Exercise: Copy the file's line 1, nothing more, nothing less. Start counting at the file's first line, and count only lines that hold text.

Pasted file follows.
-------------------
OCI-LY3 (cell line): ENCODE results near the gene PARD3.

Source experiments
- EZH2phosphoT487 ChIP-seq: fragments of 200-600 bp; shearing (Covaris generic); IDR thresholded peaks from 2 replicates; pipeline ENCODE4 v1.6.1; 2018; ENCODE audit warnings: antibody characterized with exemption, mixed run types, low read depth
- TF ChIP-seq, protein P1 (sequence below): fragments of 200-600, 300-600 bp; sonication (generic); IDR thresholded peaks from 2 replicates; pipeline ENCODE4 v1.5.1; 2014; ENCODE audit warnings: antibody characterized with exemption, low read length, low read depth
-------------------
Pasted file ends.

OCI-LY3 (cell line): ENCODE results near the gene PARD3.